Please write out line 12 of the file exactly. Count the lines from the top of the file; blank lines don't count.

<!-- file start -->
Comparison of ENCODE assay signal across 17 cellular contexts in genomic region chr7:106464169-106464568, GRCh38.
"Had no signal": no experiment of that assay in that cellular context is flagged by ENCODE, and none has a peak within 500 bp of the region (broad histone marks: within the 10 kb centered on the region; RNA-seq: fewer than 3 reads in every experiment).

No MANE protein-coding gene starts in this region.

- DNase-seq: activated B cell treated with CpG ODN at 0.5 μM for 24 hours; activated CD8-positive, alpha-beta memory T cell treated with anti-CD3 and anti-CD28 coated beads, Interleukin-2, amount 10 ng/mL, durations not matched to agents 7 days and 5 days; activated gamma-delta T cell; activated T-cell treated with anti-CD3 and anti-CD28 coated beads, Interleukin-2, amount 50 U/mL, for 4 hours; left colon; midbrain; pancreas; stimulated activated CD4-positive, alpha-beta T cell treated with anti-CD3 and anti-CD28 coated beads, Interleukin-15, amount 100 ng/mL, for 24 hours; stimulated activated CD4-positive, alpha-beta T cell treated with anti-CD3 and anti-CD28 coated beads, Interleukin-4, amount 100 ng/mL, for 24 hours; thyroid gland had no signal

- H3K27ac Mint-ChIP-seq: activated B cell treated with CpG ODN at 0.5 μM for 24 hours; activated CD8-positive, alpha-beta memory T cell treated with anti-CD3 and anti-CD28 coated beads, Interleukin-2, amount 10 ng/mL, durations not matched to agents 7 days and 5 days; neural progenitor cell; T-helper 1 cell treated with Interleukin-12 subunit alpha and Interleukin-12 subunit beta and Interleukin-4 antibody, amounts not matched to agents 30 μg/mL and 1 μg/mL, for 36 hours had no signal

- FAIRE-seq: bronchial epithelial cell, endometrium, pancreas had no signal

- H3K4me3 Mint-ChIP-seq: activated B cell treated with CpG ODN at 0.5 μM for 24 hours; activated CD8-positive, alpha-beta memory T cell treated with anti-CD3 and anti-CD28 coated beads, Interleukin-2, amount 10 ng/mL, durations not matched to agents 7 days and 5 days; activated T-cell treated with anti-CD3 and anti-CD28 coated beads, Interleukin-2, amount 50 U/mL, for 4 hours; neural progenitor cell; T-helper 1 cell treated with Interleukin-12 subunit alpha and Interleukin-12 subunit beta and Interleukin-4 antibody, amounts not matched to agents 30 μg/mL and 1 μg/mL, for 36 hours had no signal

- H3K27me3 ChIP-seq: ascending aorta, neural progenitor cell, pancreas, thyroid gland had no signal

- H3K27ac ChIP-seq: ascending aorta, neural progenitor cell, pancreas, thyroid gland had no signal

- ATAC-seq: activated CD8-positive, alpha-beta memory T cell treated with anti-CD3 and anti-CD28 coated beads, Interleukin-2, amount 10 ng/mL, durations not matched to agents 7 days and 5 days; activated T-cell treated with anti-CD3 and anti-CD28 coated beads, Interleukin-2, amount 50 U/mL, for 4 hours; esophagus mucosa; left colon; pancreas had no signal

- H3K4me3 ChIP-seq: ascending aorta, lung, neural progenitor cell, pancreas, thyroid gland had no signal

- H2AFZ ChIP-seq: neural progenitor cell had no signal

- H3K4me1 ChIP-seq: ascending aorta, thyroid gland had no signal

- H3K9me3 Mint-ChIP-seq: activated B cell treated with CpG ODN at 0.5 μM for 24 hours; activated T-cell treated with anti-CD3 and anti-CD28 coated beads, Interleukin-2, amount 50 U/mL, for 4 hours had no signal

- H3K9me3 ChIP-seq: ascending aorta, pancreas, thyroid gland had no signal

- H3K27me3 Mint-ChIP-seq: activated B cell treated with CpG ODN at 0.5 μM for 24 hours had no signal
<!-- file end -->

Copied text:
- H2AFZ ChIP-seq: neural progenitor cell had no signal